Thursday, 18 June 2015

The humble hankerchief - and the checklist

The story of the hankerchief.

Bear with me on this one.  It's a story of the humble hankerchief. And the checklist.

The hankerchief - a square piece of cotton a gentleman keeps in one's pocket - and then snots all over and put back in one's pocket.

The checklist - the non negotiables you have on an unwritten checklist that allows you to pick a mate, a partner, a boyf, a lover, a friend. The unwritten checklist covers a number of different pointers - and differs from one person to another.

Not only does the said checklist differ from one person to another - it also changes as you get older.

Reaching my middle youth and finding myself single made me think about my checklist. It heralded the beginnings of a new checklist.

My checklist in my naive 20s was relatively simple.

Someone hot. Subconsciously I think I wanted to find a mate. Someone I could build a family with. Have beautiful children with.
I rocked that box. Tick. Big. Tick.

And then life changes and your outlook changes. Circumstances change and what was so important in your twenties - or even thirties - has a slightly different accent in your (ahem) forties (early forties I hasten to add).

Suddenly single and embracing a single life, with the aid of a bottle (or two) of fine wine (or whatever was on offer at Tesco) and good friends - the conversation turned to what one is searching for and what one should be searching for in a potential partner now - in the here and now - in the present moment.

Turns out the new checklist is quite different to that that there one in my twenties.
I'm not so interested in the breeding potential. I am interested in friendship.
I am interested in respect. And I am wanting someone who gets my back.

And still someone hot - preferably with the looks of say Bradley Cooper or even Damien Lewis.

I'm told I'm too fussy (from those good friends mentioned above).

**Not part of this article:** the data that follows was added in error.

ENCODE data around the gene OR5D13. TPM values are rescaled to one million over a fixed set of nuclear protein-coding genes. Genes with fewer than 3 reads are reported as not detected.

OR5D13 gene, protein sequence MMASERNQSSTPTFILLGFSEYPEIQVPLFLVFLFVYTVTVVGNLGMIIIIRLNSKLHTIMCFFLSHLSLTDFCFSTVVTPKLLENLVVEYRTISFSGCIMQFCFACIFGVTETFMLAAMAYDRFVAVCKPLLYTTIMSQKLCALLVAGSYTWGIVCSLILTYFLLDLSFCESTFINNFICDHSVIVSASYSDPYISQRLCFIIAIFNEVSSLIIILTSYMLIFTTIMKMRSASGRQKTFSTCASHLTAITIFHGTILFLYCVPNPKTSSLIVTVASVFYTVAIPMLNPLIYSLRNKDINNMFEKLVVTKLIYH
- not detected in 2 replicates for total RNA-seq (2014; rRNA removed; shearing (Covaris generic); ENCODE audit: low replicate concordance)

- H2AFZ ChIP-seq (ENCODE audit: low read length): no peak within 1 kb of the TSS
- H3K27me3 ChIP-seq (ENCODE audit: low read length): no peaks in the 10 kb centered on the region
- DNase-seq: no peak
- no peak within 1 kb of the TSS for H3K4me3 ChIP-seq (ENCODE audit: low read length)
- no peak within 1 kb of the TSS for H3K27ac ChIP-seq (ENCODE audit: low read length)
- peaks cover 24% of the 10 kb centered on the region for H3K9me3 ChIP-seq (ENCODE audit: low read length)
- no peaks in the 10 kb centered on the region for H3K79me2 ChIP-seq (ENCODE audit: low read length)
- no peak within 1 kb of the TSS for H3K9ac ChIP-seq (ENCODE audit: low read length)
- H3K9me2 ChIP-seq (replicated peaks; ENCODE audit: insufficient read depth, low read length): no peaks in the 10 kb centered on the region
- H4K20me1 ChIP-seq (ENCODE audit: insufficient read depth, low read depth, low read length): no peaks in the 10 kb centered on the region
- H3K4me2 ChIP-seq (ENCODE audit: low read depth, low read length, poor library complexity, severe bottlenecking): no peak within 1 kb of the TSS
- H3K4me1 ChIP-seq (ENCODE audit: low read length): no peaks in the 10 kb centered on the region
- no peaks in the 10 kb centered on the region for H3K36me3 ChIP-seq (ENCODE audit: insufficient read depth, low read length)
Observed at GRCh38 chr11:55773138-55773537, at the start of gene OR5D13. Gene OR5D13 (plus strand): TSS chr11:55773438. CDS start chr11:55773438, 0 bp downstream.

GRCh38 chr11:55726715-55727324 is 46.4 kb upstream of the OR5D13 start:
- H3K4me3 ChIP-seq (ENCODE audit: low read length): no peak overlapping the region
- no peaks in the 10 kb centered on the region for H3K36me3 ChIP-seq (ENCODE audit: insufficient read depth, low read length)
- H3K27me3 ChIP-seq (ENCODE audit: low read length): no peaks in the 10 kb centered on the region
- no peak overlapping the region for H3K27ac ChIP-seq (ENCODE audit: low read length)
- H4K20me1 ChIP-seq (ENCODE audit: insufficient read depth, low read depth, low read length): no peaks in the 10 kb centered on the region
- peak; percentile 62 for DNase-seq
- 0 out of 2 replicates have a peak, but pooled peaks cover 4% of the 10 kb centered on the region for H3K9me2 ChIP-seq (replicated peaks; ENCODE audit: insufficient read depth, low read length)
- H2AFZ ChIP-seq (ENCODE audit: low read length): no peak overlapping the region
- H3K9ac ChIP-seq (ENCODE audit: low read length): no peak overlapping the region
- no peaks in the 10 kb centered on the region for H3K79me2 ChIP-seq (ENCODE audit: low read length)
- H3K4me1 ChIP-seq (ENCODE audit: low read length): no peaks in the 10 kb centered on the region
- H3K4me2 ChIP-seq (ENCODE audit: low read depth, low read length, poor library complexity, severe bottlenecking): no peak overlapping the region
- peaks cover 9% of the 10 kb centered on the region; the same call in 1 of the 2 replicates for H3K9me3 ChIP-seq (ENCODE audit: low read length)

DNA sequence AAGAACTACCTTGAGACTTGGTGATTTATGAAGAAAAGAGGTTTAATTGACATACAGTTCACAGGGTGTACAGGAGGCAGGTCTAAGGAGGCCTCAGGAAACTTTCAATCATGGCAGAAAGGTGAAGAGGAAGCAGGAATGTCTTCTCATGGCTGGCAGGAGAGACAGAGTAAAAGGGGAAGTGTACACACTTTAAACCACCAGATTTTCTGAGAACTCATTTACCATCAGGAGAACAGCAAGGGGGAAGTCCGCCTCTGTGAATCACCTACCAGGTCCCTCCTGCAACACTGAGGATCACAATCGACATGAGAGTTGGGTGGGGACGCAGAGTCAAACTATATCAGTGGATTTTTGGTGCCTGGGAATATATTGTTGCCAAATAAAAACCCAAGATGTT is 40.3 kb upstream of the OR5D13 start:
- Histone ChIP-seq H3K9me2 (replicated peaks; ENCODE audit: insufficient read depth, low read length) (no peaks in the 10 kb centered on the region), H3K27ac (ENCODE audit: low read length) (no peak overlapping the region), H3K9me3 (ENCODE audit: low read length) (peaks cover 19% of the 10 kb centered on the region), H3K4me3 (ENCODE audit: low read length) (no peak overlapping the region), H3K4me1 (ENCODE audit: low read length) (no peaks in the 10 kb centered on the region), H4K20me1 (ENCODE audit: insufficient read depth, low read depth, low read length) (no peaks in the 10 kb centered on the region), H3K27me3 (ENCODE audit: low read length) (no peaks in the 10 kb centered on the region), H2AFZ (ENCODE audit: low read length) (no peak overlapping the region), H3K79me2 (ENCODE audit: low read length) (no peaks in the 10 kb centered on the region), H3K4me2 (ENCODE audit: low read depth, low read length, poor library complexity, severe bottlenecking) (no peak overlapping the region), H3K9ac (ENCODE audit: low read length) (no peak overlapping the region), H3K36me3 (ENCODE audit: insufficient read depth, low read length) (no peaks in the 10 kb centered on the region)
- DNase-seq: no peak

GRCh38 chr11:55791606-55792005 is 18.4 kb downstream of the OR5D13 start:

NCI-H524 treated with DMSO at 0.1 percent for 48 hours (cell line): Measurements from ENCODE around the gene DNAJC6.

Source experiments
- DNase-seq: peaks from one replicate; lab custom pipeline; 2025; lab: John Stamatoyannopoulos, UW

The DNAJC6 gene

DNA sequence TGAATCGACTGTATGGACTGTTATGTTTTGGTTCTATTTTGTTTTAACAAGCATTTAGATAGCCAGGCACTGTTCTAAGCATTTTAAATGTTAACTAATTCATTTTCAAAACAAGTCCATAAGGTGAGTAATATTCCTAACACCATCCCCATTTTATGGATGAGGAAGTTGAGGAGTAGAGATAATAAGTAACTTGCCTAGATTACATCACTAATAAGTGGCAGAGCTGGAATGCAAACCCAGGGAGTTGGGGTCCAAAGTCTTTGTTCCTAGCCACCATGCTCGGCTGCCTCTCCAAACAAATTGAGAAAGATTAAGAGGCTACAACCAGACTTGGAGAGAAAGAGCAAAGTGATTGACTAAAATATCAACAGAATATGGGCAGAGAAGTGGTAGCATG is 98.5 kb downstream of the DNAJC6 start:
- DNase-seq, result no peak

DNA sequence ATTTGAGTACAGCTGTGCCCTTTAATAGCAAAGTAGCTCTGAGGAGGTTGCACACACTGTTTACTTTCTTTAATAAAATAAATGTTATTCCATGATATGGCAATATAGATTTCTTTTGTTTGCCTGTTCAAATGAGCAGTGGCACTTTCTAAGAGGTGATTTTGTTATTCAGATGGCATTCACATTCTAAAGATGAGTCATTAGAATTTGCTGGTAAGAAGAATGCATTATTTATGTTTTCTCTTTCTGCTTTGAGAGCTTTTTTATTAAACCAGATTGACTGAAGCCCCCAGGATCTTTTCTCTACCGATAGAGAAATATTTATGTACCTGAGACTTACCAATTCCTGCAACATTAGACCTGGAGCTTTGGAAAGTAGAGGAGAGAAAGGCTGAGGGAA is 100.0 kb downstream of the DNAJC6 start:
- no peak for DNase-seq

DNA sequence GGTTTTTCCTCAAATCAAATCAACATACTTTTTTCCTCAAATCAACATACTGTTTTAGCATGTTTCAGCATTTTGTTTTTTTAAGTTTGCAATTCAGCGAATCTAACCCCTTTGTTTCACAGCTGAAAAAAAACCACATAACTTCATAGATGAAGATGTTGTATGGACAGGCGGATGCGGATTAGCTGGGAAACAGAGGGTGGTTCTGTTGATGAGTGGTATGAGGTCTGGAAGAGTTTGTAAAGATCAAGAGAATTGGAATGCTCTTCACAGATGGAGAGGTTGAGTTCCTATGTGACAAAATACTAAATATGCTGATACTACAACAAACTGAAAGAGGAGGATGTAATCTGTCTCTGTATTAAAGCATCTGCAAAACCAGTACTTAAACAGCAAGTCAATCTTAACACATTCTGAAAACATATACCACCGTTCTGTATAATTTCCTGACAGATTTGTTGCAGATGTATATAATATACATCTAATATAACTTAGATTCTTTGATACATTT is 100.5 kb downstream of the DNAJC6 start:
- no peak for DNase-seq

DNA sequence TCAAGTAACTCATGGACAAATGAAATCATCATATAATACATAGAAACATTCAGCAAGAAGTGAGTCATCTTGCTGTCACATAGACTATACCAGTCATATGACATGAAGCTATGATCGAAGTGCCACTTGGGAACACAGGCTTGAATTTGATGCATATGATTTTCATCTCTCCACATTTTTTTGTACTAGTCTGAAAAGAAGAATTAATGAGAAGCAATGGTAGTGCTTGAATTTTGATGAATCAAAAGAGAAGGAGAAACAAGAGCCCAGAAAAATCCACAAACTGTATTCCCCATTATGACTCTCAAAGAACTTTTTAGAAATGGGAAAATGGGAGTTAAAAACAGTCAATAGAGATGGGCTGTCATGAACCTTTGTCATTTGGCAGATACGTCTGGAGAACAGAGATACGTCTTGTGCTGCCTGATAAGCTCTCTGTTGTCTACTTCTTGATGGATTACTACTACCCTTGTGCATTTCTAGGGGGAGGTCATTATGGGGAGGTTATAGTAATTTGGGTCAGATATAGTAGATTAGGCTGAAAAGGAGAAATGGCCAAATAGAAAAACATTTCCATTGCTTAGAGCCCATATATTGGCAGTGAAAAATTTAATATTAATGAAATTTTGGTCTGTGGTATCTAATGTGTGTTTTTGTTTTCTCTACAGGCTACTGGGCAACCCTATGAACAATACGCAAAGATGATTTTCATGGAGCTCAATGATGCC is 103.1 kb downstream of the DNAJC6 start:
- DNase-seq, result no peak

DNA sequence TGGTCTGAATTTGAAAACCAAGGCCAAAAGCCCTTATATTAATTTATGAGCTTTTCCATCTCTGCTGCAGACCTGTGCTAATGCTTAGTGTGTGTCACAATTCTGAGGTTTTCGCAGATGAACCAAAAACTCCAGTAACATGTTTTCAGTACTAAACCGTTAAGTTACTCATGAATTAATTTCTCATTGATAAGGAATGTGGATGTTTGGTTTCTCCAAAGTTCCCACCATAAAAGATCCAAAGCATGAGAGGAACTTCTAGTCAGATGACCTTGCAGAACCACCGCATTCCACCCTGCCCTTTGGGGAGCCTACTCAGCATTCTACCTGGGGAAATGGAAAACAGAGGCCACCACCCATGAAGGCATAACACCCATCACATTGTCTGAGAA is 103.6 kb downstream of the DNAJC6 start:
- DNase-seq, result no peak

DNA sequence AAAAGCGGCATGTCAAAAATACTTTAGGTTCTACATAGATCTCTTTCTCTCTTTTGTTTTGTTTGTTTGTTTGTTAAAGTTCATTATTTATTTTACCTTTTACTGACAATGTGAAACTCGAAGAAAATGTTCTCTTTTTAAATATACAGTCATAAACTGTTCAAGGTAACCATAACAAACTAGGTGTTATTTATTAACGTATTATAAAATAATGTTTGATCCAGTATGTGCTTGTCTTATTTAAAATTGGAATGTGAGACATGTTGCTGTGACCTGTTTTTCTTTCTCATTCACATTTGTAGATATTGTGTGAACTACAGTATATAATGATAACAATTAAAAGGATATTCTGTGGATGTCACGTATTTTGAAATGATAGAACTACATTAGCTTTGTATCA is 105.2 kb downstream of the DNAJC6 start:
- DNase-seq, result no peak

I'm told I need to look beyond my need for someone who is 6ft or over (a girl needs to wear heels).

And then you meet someone. Someone who doesn't necessarily fit into the exact checklist - but all the same ticks a lot of boxes.  And then you realise they have a hankie.

A hankie. They blow their nose into a hankie. They put said hankie back into their pocket. And then put it into a washing machine.

They even occasionally offer me a hankie. I managed to hide my silent gip at the thought.

In the halcyon days of a new romance the hankie means nothing. It's something that doesn't need to be on the checklist. It's a hankie - a piece of cotton that in the old days defined a gentleman.

It's fine. I can cope with a piece of cotton. Everything else is okay. (Except the height but again that's remarkably okay).

And then it ends.

And I realise the hankie is so not okay.

The hankie is wrong. And it wasn't just the hankie. Turns out the hankie wasn't big enough. There was a migration to a TEA TOWEL.

The day he blew his nose into a tea towel (thankfully his) marked the end of time.

And time to review the checklist. A little bit more attention to detail is required on the non negotiables. Some caveats needs to be added.

We've got to have fun. Be friends. We've got to laugh. A propensity to drink fine wine - especially on a winesday is essential.

Someone who respects me. Someone who has my back.

A gentleman.

And right there at the top of the list.......someone who doesn't have a hankie.

I have a new checklist.

Or maybe. I simply throw the checklist away.

I just count my blessings for the fantabulous life I have. For the fact I have never and will never wash a hankie.

For the beautiful small things I have. (who also are not allowed hankies...or sleeves)
For the fab times we have.
For the real friends where we laugh until the tears drip down my cheeks.
For the family who are just always there.

The checklist is out of the window.

Today is about the here and now.

And no hankies. Definitely no hankies. They are wrong.*



*apologies to anyone that uses a hankie
** the above is a lie. Stop using them. They're wrong.


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